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  • Author or Editor: R. Gurg x
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Abstract  

The effects of variation in different parameters on the environmental distribution of base line 137Cs and 40K activities in Kaiga environment and their migration into biosphere are discussed. Transfer factors of these radionuclides from soil to different parts of commonly available plants in this region were estimated. Base line radioactivity levels in soil at Kaiga were higher as compared to pre-operational values reported from other power station sites in India and were mainly attributed to the very high precipitation rate prevailing in this area. Also, this area being an undisturbed forest land, fallout activities are re-circulated to the soil by the decay of parts of trees.40K and 137Cs activity levels in leaves of shallow rooted plants were found to be higher as compared to that in deep rooted trees. Transfer factors of soil to plant parts revealed that there is no major bio-accumulation of 137Cs in any parts of Colocassia esculenta (L.) and Chromolaena odorata (L.) King & Robinson. Comparison of 40K/137Cs ratio between soil and different parts of these plants has revealed that uptake of K is relatively more efficient as compared to that of Cs, presumably because of the faster kinetics of K due to its larger atom inventory in the soil.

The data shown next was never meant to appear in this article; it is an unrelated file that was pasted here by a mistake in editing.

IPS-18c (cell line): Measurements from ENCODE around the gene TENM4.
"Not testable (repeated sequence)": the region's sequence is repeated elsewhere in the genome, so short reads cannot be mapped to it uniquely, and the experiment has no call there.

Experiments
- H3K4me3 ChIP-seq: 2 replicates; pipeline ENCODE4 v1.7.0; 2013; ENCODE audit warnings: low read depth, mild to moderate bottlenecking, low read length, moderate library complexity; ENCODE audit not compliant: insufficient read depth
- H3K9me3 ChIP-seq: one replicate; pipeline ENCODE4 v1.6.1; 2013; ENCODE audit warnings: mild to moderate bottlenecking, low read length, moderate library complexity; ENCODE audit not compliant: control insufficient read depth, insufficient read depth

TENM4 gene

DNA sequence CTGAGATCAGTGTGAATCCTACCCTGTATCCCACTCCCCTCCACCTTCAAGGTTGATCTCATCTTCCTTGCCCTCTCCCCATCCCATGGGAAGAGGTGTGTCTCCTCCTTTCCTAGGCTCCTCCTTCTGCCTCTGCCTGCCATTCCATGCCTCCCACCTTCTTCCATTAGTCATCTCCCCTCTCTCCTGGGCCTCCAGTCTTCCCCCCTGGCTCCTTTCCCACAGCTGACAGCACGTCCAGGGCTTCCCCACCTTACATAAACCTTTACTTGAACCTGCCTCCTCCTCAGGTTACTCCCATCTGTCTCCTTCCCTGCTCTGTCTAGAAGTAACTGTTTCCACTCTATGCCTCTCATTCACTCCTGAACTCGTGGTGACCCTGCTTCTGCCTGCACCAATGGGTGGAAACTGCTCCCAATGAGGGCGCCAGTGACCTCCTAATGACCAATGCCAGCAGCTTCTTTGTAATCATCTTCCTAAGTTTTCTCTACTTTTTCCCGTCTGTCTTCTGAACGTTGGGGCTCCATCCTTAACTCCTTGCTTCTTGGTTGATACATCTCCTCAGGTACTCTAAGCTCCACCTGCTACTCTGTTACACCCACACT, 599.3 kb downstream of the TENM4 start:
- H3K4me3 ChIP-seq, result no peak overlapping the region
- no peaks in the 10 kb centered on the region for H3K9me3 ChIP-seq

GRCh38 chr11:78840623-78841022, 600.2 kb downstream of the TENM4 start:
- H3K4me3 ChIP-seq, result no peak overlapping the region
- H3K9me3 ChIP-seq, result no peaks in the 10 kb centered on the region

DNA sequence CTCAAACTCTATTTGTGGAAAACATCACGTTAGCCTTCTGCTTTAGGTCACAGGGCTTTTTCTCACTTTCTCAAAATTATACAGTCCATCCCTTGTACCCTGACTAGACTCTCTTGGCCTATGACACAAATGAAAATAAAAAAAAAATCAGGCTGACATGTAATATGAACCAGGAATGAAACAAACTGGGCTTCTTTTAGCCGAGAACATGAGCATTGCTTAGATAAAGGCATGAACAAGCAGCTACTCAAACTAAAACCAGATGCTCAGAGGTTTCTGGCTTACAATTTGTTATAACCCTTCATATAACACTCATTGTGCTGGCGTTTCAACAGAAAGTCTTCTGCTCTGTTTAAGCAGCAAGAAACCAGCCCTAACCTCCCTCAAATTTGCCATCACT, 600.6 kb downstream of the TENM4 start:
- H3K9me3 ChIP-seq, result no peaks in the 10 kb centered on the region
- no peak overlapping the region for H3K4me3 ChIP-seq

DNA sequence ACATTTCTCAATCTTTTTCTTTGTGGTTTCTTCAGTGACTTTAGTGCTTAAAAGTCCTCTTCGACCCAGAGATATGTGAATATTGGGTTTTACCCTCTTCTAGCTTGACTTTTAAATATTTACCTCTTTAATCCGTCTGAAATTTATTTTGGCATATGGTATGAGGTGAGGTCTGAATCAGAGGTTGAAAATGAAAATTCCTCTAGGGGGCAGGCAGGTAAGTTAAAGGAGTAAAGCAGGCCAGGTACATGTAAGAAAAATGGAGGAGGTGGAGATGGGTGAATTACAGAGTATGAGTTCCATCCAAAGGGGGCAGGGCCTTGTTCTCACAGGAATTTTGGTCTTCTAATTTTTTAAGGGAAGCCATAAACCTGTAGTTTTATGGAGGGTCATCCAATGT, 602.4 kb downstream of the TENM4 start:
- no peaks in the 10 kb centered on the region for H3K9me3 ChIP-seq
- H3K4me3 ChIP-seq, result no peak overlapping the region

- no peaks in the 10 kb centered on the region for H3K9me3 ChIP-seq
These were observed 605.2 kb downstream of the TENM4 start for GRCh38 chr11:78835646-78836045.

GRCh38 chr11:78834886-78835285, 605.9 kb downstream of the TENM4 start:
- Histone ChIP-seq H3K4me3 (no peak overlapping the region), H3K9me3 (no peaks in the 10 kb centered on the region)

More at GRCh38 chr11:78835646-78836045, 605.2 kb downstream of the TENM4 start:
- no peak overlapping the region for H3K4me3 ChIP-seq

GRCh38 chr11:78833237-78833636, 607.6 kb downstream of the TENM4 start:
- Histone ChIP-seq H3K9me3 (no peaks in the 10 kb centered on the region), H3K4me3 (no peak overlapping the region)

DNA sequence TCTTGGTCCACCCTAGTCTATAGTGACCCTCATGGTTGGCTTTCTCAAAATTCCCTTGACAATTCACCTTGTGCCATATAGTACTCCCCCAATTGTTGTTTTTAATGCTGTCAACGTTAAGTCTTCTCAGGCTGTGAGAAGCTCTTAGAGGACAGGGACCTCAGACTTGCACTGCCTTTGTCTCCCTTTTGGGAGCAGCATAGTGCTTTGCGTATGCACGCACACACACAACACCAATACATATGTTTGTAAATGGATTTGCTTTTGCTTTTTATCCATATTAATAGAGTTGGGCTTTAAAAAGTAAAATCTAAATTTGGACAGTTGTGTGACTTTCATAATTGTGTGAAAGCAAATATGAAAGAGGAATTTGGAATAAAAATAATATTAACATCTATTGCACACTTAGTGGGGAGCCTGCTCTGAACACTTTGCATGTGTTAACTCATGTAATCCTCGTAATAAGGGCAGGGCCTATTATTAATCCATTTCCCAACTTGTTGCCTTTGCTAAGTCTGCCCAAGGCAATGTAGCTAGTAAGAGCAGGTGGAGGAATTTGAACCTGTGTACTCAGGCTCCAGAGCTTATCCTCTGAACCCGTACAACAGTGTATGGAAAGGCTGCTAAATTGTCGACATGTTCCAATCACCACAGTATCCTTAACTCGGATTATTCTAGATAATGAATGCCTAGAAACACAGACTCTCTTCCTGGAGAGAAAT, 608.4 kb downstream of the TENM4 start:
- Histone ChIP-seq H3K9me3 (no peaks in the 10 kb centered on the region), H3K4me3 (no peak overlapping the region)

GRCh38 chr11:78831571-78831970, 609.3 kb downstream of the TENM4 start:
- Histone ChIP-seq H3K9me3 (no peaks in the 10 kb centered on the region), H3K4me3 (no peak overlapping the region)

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Abstract  

A great deal of research has been directed towards the problem of reduction of uranium concentration from few hundreds of ppb to less than 20 ppb, a limit of uranium in drinking water from ground water resources fixed in Dec, 2001 by US, Environmental Protection Agency. Laboratory simulated experiments were carried out for the reduction of U(VI) concentration in well water from few thousands of ppb to less than 20 ppb. Well water samples were spiked with U(IV) ranging from 1000 to 2000 ppb. The contaminated solutions were passed through a glass column containing of chlorella impregnated beads of calcium alginate. Chlorella(Chlorella pyrendoidosa), a fresh water algae, was immobilized in sodium alginate in the form of beads by using 0.2M calcium chloride solution. The solution was passed again through a charcoal solution to remove any trace of impurities. The concentration of uranium after treatment ranged from 10 to 20 ppb. The concentration of other major cations and anions in the solution were also monitored. This low cost kit was proposed for on-line removal of uranium from ground water used for drinking purposes. For taking care of waste disposal, 99-100% of the adsorbed uranium on beads was recovered by 0.1M HNO3. The desorption results suggest that the uptake of uranium by Chlorella is a physico-chemical adsorption on the cell surface, not a biological activity. The uranium in the algal cells is coupled to the ligand, which can be easily substituted with NO3 -.

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